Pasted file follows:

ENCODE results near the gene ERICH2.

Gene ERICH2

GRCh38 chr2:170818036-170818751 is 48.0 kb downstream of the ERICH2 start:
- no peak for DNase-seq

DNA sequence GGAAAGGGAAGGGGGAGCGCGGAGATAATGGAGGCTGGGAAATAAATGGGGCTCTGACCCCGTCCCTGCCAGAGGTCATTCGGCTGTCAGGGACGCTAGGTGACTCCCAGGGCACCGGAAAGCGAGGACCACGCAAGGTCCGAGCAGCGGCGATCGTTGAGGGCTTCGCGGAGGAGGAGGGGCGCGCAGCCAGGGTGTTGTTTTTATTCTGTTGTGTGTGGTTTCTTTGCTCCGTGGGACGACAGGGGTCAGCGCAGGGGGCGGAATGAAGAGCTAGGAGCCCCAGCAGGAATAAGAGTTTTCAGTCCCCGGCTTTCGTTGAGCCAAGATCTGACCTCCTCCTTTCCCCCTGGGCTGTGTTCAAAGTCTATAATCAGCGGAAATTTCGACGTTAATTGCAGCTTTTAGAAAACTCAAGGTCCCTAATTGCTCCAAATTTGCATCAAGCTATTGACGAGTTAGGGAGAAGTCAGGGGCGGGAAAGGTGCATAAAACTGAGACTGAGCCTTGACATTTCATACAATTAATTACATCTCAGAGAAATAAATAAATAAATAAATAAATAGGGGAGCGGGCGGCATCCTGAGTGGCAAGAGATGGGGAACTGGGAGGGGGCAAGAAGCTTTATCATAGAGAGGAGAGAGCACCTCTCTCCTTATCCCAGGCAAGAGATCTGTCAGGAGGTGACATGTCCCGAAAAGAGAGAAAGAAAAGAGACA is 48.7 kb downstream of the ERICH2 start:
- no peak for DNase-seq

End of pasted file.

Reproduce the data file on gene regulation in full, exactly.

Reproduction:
ENCODE results near the gene ERICH2.

Gene ERICH2

GRCh38 chr2:170818036-170818751 is 48.0 kb downstream of the ERICH2 start:
- no peak for DNase-seq

DNA sequence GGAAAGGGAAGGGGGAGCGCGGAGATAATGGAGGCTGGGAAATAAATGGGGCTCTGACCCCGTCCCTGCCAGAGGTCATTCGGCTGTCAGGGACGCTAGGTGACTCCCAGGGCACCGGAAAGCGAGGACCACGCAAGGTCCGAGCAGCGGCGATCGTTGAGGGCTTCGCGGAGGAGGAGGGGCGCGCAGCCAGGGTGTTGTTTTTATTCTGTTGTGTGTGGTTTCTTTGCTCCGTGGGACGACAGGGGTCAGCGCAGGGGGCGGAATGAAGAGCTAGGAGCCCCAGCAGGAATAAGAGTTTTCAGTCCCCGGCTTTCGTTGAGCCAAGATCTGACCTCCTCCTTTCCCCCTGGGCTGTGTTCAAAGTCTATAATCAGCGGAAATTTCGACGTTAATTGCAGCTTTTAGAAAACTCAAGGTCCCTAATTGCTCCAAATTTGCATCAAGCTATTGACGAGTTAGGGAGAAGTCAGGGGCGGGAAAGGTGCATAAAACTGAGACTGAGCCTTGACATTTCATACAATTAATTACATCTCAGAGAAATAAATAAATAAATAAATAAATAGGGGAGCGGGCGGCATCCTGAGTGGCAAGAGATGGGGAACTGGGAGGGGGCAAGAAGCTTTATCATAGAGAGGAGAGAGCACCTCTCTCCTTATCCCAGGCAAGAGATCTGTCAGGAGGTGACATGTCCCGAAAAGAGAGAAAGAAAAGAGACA is 48.7 kb downstream of the ERICH2 start:
- no peak for DNase-seq